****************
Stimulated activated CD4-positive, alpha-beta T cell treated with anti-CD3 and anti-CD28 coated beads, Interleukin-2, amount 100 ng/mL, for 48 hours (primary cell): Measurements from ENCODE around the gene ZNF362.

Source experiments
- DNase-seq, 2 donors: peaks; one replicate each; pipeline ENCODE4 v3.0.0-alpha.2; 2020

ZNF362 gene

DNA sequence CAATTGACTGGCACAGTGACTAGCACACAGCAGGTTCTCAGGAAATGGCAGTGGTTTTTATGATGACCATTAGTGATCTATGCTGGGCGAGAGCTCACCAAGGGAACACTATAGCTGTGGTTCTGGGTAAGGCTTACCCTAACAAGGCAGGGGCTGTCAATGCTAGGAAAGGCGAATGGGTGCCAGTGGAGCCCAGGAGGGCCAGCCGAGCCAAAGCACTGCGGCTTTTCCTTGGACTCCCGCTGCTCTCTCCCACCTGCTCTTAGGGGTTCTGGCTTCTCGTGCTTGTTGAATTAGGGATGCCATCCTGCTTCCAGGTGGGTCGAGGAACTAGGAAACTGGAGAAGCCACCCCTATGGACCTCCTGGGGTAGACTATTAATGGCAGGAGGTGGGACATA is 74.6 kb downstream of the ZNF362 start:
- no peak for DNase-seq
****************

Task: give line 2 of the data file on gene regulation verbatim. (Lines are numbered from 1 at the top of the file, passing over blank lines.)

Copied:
Source experiments